It isn’t always easy being a child in an accomplished athletic family. For Olympian Aja Evans, she has a father who was the first Black national collegiate swimming champion. A brother who plays in the NFL. And an uncle who played in the Major Leagues who has a son who has successfully followed in his footsteps. But Aja Evans is representing for the women in her family in a major way. The 29-year-old brakeman won bronze in the bobsled at the 2014 Sochi Winter Olympics, and she’s planning to take home gold with her team (including former Fitness Friday star Elana Meyers Taylor) when they start competing on Monday, February 19. She’s hoping to do that while looking and feeling her best. The athlete, who has teamed up with Proctor & Gamble while competing in Pyeongchang, South Korea, talked with us about maintaining a beauty regimen even while training and hitting the ice, how she went from running track and doing shot-put to doing bobsled, and how she’s trained to prepare to compete on the world stage.
MadameNoire: How did you decide to take your track and field talents to the ice tracks as a brakeman?
Aja Evans: My coach told me about bobsledding my senior year of college in 2010. I initially brushed it off because I just thought of Cool Runnings and I didn’t picture myself doing that. Then he told me all about Vonetta Flowers and why my track and field experience would help me to be competitive in this sport. A lot of the skills that you need for track and field transition over to bobsled really easily.
I know that you appreciate a great makeup beat. I also know people look at a lot of female athletes and don’t expect that side of them. Why is it so important for you to have fun painting your face and embracing a certain beauty regimen?
I am such a glam girl. I love hair and makeup and I feel like myself when my makeup looks good. But for me, all the hair and makeup is really just icing on the cake. Over time, I’ve become much more confident with my body and that came with maturity. I just love having fun with my look now and it makes me feel like me!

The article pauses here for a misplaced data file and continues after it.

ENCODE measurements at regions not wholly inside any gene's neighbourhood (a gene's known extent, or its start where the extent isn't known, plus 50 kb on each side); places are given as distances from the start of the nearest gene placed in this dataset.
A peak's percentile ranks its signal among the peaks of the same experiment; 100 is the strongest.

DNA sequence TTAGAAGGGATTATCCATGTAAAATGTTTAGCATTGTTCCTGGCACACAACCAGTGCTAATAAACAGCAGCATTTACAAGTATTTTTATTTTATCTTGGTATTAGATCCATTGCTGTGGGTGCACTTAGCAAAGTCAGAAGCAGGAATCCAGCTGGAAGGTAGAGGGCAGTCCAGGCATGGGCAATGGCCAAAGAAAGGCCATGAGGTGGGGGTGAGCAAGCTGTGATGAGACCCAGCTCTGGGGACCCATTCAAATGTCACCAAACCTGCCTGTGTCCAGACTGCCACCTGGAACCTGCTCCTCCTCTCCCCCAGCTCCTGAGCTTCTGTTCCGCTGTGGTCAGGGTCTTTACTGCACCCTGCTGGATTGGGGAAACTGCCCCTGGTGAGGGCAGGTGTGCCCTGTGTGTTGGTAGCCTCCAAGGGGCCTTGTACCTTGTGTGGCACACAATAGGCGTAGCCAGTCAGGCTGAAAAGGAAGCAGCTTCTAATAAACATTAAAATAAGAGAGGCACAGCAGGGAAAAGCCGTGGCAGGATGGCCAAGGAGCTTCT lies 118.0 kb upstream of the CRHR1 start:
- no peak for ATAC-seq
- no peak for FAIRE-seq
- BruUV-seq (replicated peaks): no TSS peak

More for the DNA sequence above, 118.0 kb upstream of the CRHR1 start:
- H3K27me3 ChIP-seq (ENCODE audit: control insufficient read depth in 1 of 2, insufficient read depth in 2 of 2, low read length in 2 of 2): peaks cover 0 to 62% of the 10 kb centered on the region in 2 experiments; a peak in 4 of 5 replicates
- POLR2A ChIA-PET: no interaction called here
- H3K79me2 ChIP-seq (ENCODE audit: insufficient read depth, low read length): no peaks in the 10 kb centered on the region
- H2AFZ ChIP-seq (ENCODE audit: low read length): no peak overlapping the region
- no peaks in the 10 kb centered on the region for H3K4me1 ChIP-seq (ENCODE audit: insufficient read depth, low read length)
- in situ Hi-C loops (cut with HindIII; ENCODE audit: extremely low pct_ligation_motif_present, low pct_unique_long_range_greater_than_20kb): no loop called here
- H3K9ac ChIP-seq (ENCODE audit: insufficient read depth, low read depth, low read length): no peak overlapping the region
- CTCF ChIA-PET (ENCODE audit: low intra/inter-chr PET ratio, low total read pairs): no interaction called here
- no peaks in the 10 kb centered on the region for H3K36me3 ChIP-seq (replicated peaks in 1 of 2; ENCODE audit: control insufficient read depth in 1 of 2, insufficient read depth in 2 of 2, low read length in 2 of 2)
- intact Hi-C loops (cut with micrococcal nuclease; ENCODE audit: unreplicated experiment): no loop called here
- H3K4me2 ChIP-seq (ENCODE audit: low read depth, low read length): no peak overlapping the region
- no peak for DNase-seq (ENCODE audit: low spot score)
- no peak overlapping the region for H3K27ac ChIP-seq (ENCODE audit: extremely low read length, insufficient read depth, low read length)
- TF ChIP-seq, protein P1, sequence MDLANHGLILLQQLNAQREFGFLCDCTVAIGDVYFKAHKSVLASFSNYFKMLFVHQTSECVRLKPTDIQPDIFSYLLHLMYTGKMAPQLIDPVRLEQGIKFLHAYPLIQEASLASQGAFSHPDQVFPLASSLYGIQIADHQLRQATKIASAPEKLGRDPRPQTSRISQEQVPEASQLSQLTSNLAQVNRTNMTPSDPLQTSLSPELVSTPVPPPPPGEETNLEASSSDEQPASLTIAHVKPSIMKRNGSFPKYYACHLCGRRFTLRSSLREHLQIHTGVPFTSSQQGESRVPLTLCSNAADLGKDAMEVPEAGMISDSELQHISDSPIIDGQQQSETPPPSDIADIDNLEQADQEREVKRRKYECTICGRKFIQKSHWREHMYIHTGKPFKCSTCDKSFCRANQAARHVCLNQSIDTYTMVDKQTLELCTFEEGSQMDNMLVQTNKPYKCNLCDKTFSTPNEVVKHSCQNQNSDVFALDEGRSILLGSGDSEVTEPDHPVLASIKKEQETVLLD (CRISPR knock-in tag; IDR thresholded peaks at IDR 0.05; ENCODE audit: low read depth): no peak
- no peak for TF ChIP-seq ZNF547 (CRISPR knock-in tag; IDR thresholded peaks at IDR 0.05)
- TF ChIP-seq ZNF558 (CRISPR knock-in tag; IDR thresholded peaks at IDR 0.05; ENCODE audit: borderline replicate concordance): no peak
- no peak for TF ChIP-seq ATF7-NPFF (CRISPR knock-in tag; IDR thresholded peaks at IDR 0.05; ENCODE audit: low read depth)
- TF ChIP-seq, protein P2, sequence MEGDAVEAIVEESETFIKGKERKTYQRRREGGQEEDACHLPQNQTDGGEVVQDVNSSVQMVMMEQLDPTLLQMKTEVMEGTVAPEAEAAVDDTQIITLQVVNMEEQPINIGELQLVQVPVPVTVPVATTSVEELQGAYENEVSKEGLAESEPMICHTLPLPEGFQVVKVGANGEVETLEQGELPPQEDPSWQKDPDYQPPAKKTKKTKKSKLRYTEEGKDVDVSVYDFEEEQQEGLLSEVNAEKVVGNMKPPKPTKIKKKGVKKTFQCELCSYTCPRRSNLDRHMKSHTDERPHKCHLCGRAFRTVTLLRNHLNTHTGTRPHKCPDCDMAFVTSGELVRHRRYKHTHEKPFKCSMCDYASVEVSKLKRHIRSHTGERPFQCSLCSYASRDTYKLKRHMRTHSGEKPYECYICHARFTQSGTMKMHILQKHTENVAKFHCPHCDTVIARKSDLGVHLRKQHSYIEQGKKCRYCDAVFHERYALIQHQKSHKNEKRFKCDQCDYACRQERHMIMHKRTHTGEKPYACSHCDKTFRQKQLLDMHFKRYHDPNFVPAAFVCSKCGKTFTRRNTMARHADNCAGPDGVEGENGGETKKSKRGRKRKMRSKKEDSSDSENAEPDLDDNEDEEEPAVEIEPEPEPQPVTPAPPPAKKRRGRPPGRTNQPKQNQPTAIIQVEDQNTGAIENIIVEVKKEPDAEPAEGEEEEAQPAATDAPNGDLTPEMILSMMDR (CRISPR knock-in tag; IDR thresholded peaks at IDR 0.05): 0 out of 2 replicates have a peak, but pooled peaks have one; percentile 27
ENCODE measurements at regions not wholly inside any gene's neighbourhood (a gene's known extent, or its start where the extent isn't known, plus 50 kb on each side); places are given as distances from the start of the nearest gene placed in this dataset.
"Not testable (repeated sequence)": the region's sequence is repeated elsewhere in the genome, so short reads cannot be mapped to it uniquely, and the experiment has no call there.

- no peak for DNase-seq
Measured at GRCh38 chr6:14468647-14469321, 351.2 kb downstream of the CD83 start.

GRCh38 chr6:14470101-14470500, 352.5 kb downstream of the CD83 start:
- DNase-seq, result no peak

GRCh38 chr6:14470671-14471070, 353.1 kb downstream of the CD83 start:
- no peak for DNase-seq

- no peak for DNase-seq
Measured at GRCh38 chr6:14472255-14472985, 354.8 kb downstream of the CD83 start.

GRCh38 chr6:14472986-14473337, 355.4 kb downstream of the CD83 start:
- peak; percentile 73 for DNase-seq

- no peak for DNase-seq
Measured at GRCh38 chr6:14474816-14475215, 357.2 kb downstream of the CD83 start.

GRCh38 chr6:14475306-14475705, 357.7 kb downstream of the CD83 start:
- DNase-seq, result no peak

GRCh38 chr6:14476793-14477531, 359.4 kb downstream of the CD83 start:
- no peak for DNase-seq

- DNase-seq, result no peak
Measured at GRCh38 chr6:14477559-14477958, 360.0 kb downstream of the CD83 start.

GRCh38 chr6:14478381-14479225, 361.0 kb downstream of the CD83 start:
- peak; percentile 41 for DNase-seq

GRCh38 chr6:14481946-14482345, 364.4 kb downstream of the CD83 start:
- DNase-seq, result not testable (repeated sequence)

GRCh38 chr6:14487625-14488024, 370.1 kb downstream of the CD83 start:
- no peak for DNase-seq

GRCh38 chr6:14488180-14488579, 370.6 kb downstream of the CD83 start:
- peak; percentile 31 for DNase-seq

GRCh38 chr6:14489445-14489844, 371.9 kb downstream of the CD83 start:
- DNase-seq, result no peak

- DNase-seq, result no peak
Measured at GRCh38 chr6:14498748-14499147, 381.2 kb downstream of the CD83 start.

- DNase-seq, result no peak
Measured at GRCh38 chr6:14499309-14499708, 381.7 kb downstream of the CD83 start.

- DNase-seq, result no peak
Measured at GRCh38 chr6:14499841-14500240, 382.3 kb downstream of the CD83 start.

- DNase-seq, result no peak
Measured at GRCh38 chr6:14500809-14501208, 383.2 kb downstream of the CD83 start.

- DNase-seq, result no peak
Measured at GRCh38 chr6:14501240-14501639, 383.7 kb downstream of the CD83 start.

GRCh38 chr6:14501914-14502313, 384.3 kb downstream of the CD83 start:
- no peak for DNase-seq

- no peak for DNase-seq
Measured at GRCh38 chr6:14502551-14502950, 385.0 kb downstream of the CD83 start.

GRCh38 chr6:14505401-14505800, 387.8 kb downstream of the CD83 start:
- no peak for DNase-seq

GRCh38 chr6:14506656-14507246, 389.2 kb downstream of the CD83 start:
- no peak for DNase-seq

Do you ever take your look to the sled? I know certain track stars who will run with a full face of makeup or red lip because it’s their signature look.
Yes, I always take my look to the sled! I want to be the same person on and off the ice. You’ll see me many times with lashes and a winged eyeliner through the peephole of the helmet.
Your skin is fabulous! I know in one of your posts on Instagram you joked about how minding your business and drinking water works, but as someone who does enjoy makeup and works out often, what is your skin regimen to keep things clear and dewy?
Thank you! It’s all about cleansing and moisturizing. When I’m competing especially, I endure really cold temperatures with a lot of stressors on my skin between the sweat and taking my helmet on and off my face. Staying hydrated and removing all of those impurities is a must, and that’s why I love Olay Cleansing Infusions Body Wash. It keeps me moisturized all day long. I’m also really into essential oils and shea butters to lock in any extra moisture I need.
How did you have to train in preparation for an opportunity like this? Strength training seems like a huge piece of the puzzle.
Right now my workout routine is a lot of explosive movements, so plyometrics, jumping, box and tuck jumps, squats, dead lifts and core work.
You’re in your second Olympics. How important has it been for you to build your own sports legacy as a young woman coming from a family full of male athletic talents who’ve made their own mark?
My family has inspired me to be just as successful as them as a woman and as a younger athlete in the family. They’re so supportive and it gets them so excited to watch me compete. Even though they’ve had their own success, they feel like they’re competing right with me and get just as excited and anxious.
Again, this is your second Winter Games. How are you going about things differently than you did in Sochi in 2014? Are you less nervous and having more fun seeing the sights? Or is it all business as usual?
I think I’m more grounded. Last Olympics I was a deer in headlights and trying to do everything I could and it was all a shock to me. But now I’m grounded and I know what to expect so I can manage my time and stress to really have fun and enjoy the experience. I feel more level-headed now that I’m a veteran.
Is there a certain food you eat the night before you compete? A certain amount of sleep you get? A song you listen to in order to pump yourself up? What gets you “game day” ready as they would say?
Getting a full night’s rest is essential because I want to wake up feeling refreshed and ready to go. I stay on a good nutrition plan the day before and eat the right amount of protein and carbs to give myself the fuel and energy I need to go after it the next day.
What’s the key to doing your best in competition?
Having confidence in everything you did to get to that point. Competition should be easy since you put so many hours and days into training for this one brief moment. So you have to trust that you did all of that for a reason and it will pay off.